PhD student at the University of Manchester, Manchester Institute of Biotechnology, The University of Manchester


I formulate innovative bio-chemistry to rapidly detect the bacterial pathogens using light signal.

Bacterial pathogens are key targets for detection and identification in food safety, medicine, public health, and world security. Bacterial infection is a common factor of morbidity and mortality globally. Although there is availability of antibiotics, these infections are often misdiagnosed or there is an intolerable diagnostic delay. Recently, the threat from biological warfare (BW) agents has become a critical issue both on the battlefield and for general public safety. BW agent-based weapons are suited to use by terrorists because the threat is cost-effective, can potentially cause a mass casualty, easily to produces and difficult to detect. Bacteria and its pathogens are one of the most prevalent types of BW agents, whereby they are difficult to kill, easy​ to spread at fast rate and result in acute or delayed toxicity. Current methods of bacterial detection rely upon laboratory-based techniques such as cell culture, microscopic analysis, and biochemical assays which are time-consuming, costly and require specialist equipment and trained users. Therefore the technology to rapidly detect the bacteria at very low level is compulsory. Optical biosensors will be particularly useful technology by offering a fast detection, which provided almost immediate interactive information about the sample tested, thus enabling users to take corrective measures before consumption and help to prevent foodborne disease. My research aims are to create a better sensor to detect and monitor the presence of the bacteria and its viruses at rapid and low cost. In my work, I formulate an optical sensor to rapidly detect multi-species of pathogenic bacteria just using a single sample analysis. I used special bio-chemistry formula on the nanoscale sensing layer to generate the light signal so that the bacteria can be detected at the shortest time with very low concentration. The sensor offers almost 99% positive results to detect the right species of bacteria, thus avoiding the false result. This sensor will contribute to help the world to control the health and safety of the netizen, especially when dealing with a spectacularly portable virus such as in the airport or borderline area. Thus, the innovation will enable the government to control and stop the spreading viruses, especially from the infected and risky country. This research is really beneficial as we can use the sensor technology on the bio-chemistry formulas to design other sensors for other application as well.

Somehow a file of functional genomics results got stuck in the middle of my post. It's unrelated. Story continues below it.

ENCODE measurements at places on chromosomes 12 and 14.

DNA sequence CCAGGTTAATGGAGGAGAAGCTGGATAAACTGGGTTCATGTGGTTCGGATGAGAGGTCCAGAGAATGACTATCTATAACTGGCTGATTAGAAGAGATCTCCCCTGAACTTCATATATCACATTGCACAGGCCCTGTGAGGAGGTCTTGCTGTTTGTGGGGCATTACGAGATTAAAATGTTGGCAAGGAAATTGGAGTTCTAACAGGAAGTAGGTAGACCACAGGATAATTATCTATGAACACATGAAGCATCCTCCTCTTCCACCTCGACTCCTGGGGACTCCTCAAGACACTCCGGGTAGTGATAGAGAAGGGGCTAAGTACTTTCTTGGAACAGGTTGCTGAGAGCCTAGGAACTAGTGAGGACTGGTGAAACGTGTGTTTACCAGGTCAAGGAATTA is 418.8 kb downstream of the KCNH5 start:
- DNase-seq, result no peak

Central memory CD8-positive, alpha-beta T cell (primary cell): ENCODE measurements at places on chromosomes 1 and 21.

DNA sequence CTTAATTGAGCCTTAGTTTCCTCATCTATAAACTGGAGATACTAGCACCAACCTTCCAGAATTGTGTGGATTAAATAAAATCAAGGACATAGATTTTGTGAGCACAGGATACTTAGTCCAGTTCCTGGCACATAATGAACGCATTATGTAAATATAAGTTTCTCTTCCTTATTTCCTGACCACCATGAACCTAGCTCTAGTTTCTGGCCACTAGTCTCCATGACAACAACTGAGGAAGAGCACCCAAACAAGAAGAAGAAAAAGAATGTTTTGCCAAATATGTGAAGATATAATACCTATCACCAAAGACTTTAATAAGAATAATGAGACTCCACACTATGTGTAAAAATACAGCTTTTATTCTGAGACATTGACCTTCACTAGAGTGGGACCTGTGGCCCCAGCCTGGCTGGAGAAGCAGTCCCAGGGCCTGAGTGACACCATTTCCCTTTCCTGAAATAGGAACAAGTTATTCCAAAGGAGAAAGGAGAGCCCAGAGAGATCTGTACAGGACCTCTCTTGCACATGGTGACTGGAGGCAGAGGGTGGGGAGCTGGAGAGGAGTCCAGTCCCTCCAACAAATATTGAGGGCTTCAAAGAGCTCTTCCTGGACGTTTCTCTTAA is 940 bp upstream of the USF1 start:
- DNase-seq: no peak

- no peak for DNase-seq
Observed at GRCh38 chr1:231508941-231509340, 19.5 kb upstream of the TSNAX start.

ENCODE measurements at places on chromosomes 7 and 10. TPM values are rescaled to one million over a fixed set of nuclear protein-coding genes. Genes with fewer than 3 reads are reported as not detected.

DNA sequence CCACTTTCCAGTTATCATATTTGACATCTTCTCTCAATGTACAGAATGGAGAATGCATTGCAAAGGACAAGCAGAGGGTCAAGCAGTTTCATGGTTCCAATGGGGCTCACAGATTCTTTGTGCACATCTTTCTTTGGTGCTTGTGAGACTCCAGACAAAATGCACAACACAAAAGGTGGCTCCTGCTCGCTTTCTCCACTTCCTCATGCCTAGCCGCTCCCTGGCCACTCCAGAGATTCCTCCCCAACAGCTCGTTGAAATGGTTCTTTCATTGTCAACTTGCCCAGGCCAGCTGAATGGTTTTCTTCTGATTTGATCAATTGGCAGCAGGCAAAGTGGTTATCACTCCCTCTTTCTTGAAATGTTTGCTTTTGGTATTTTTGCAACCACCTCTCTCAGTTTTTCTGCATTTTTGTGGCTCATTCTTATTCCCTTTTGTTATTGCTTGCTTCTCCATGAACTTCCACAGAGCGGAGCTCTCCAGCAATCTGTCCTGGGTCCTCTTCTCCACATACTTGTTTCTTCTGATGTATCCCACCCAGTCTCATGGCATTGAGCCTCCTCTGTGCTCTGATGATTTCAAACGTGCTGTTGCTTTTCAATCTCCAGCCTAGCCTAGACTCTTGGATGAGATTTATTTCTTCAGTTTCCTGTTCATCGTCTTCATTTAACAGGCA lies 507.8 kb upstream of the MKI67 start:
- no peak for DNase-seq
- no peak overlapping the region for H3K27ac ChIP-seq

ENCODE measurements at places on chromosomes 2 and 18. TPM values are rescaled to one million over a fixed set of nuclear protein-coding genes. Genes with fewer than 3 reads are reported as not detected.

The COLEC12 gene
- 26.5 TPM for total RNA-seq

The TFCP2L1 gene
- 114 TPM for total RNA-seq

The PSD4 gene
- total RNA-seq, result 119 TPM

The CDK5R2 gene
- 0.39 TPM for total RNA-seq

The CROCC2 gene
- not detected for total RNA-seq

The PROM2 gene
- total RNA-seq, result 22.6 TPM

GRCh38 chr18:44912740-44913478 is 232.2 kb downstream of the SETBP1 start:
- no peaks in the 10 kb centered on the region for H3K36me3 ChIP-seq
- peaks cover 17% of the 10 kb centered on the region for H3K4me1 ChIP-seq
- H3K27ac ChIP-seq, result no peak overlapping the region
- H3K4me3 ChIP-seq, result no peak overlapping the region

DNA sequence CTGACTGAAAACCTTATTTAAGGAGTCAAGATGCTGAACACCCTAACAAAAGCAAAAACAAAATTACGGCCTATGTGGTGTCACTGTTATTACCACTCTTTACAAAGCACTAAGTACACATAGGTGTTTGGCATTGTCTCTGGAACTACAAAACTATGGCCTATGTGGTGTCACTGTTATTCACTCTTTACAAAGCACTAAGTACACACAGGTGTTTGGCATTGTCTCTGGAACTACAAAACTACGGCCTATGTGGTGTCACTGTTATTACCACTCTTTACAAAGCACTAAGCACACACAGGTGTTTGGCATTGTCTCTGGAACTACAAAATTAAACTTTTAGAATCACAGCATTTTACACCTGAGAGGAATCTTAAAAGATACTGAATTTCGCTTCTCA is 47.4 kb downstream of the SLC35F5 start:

SIP-Based Thermal Detection Platform for the Direct Detection of Bacteria Obtained from a Contaminated Surface

Abstract: Surface detection of bacteria has been proven difficult and time-consuming. Different recovery techniques yield varying numbers of bacteria. Subsequently, bacterial culturing, used for identification of these bacteria, will take several hours. In this article, the potential of a newly developed thermal biomimetic sensor for the detection of bacteria on surfaces is described. Previously this thermal biomimetic sensor has proven to be able to detect and quantify different bacteria in various liquid media such as buffer and spiked urine samples. In this article, laboratory surfaces are contaminated with increasing concentrations of Escherichia coli. Bacteria are recovered from the surfaces using commercially available swab rinse kits (SRK). A calibration curve is created by coating chips with surface-imprinted polymers (SIPs), serving as synthetic bacteria receptors, and exposing them to increasing concentrations of E. coli. Next, concentrations of E. coli in the SRK buffer are measured and quantified. The results show that it is possible to detect E. coli recovered from surfaces. Although quantification has been proven difficult as the dynamic range of the sensor is relatively narrow and the bacterial load obtained by using SRK is low, the sensor is able to give an indication about the concentration present on the surface. The results in this article illustrate that the thermal biomimetic sensor is a fast, low-cost, and label-free device useful in surface detection of E. coli, and seems a promising tool for future on-site bacterial detection.

Pub.: 15 Jan '18, Pinned: 16 Jan '18

Engineering nanostructured porous SiO2 surfaces for bacteria detection via "direct cell capture".

Abstract: An optical label-free biosensing platform for bacteria detection ( Escherichia coli K12 as a model system) based on nanostructured oxidized porous silicon (PSiO(2)) is introduced. The biosensor is designed to directly capture the target bacteria cells on its surface with no prior sample processing (such as cell lysis). The optical reflectivity spectrum of the PSiO(2) nanostructure displays Fabry-Pérot fringes characteristic of thin-film interference, enabling direct, real-time observation of bacteria attachment within minutes. The PSiO(2) optical nanostructure is synthesized and used as the optical transducer element. The porous surface is conjugated with specific monoclonal antibodies (immunoglobulin G's) to provide the active component of the biosensor. The immobilization of the antibodies onto the biosensor system is confirmed by attenuated total reflectance Fourier transform infrared spectroscopy, fluorescent labeling experiments, and refractive interferometric Fourier transform spectroscopy. We show that the immobilized antibodies maintain their immunoactivity and specificity when attached to the sensor surface. Exposure of these nanostructures to the target bacteria results in "direct cell capture" onto the biosensor surface. These specific binding events induce predictable changes in the thin-film optical interference spectrum of the biosensor. Our preliminary studies demonstrate the applicability of these biosensors for the detection of low bacterial concentrations. The current detection limit of E. coli K12 bacteria is 10(4) cells/mL within several minutes.